One of the hardest aspects of owning a classic car is finding parts. Many owners realise too late that the next piece needed for their rebuild was produced decades ago, and the only reason it exists is because someone saw its value and kept it from the scrap pile. Sometimes, finding that person and that part on eBay or through owners’ clubs is not even an option. A case in point is the engine block for a Jaguar straight-six.
Jaguar did announce it would cast you a new engine block in exchange for £14,340, but not all Jag enthusiasts have that kind of spare cash down the back of the sofa, and not all manufacturers provide that kind of support. For most of us, there aren’t any new castings coming off the line. Our only option is to find a machine shop that can revive what was written off.
The machining process can feel like sorcery sometimes, so it’s always great to see a well-presented explanation of exactly what is being done. When the tools involved are giant machines that have the power to maim a human, the spectacle is even more fascinating. Let’s watch Jim’s Auto Machine Shop, Inc handle a warped Jaguar E-Type engine block.
The first step is all about measurement. Using an indicator, the block is levelled relative to the fly cutter, so that the new deck surface is flat and square. Once the block’s mounting position is finalised, it is time for a zero cut. This is a very light cut, often equivalent to one thousandth of an inch (or less), which ensures that no portions of the surface are extremely out of level. In the case of this Jaguar block, the zero cut also levels the newly installed cylinder sleeves with the deck.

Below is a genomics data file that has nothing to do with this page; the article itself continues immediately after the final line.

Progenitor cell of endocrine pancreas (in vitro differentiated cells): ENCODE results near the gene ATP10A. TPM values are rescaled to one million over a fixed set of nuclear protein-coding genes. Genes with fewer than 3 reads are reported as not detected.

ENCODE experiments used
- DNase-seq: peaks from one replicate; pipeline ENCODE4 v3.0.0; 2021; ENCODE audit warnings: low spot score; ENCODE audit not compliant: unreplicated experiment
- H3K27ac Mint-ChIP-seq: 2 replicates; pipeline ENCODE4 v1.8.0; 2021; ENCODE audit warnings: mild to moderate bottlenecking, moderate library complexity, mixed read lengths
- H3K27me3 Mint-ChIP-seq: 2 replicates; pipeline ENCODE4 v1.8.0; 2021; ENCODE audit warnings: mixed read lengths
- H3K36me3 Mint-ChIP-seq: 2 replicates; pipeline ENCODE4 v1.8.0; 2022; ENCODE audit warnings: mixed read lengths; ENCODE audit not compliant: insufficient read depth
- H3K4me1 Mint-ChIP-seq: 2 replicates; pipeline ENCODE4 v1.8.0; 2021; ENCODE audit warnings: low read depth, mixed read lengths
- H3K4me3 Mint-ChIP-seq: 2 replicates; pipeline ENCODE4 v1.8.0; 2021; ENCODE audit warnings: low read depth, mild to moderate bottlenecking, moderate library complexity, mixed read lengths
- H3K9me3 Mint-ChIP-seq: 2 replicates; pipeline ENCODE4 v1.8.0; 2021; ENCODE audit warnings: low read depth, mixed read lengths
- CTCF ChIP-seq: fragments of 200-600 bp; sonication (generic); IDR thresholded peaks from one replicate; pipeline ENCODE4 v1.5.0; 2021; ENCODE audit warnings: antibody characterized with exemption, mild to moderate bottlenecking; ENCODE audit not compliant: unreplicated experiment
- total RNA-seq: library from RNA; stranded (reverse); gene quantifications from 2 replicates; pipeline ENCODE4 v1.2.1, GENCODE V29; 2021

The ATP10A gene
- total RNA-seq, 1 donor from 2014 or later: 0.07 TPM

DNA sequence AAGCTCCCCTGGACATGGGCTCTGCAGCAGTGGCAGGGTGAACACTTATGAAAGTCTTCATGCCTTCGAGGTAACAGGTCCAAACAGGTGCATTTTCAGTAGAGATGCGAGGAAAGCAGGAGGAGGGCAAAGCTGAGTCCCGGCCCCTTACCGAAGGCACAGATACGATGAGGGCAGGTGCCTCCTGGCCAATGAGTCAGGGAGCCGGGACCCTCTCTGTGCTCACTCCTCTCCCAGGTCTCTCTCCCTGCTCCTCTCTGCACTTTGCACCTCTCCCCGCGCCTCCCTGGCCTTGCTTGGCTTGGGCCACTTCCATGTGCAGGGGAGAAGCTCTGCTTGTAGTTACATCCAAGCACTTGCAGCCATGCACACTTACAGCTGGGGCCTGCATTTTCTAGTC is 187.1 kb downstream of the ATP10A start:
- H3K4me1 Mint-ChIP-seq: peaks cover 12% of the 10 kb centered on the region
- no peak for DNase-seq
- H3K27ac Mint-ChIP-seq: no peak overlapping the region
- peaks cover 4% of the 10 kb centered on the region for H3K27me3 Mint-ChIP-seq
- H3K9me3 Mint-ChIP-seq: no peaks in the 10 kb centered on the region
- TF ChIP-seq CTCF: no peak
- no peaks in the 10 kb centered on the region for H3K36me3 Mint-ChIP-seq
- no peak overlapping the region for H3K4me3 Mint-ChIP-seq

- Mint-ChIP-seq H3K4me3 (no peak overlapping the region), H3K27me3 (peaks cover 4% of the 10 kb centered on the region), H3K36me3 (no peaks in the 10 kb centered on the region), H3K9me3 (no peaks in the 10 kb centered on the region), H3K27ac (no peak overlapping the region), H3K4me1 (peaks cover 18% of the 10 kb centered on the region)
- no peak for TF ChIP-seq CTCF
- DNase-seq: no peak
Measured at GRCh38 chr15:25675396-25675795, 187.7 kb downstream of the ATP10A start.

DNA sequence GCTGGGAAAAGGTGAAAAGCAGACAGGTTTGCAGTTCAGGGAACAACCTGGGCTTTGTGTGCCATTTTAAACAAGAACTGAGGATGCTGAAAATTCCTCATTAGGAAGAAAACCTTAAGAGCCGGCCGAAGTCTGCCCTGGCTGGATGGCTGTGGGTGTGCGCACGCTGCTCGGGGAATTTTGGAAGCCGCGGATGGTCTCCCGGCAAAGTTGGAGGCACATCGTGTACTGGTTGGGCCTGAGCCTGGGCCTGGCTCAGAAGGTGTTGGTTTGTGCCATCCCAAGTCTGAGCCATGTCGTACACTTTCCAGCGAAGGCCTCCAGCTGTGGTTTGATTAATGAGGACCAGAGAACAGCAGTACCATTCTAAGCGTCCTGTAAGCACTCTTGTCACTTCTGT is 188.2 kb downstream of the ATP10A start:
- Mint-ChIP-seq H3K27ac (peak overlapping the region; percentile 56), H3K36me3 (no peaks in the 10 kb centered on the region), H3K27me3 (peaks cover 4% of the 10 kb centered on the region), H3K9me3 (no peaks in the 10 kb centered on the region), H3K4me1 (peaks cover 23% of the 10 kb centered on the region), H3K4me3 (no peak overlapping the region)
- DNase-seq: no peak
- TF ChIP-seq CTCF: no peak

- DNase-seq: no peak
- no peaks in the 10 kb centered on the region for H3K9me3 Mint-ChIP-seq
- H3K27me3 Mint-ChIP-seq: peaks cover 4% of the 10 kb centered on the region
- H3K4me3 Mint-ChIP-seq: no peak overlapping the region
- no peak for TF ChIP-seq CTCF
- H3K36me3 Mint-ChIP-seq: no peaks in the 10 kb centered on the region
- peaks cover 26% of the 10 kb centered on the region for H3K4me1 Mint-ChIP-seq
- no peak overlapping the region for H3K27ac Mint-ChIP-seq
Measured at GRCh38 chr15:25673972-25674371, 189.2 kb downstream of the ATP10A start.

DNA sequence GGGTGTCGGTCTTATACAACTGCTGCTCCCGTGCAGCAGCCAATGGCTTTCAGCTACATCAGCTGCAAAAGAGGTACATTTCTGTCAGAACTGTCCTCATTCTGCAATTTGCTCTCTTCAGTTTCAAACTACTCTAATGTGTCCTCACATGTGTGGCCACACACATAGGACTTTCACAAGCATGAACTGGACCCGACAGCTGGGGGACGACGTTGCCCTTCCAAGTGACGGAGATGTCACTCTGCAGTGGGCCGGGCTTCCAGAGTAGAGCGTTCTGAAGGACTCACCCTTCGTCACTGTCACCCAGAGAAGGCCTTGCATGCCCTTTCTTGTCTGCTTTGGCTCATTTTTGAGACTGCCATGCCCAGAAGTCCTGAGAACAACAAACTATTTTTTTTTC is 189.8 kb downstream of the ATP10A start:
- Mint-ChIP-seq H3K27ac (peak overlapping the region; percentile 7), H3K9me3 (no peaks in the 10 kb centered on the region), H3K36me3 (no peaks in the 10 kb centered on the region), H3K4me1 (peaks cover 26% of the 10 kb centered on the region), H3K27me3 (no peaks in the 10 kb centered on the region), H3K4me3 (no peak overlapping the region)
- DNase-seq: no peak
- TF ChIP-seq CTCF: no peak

Now, the cut that matters: two thousandths of an inch. The name of the game is accuracy; you should never remove any more material than necessary. Machinist dye turns the surface of the block blue and allows even the naked eye to identify divots or protrusions that are left after the cut.
Due to the design of the Jaguar engine, the timing cover must also be installed to ensure proper mating surfaces for the cylinder head upon final assembly.
With the deck surface sorted, attention shifts to the six bores. Each must be the perfect diameter to fit its new piston. Centring the tooling in the bore requires more careful measurement before a tape measure – the most inaccurate measuring tool in the shop – is used to set the depth stop, which prevents the tooling from dropping out the bottom of the bore. Only then can the final cutter be measured and installed, and its speed and feed set to produce a cylinder diameter that’s near-perfect.
We say “near perfect” because there is still one more step before anyone can think about assembling this engine. The final block sizing is done with a hone, which removes material much less aggressively than any other tool in the process. Honing also sets a crosshatch pattern: if you’ve ever torn down an engine, you’ve probably looked for this pattern to determine just how tired the engine is.
After all the machine work, the block gets a final cleaning before the machine shop calls the owner and tells them it’s time for assembly.
It’s easy to see why so many of the highly recommended machine shops are run by people with decades of experience. Machines, however capable, aren’t all that matter. Judgement calls must be made – about the final surface finish, or about adjustments to steps in the process. An experienced hand can feel what an inexperienced one must measure. Workshops like Jim’s keep our cars on the road, and seeing how their work is done only reminds us just how necessary these craftsman are.
This article was originally published on Hagerty US.
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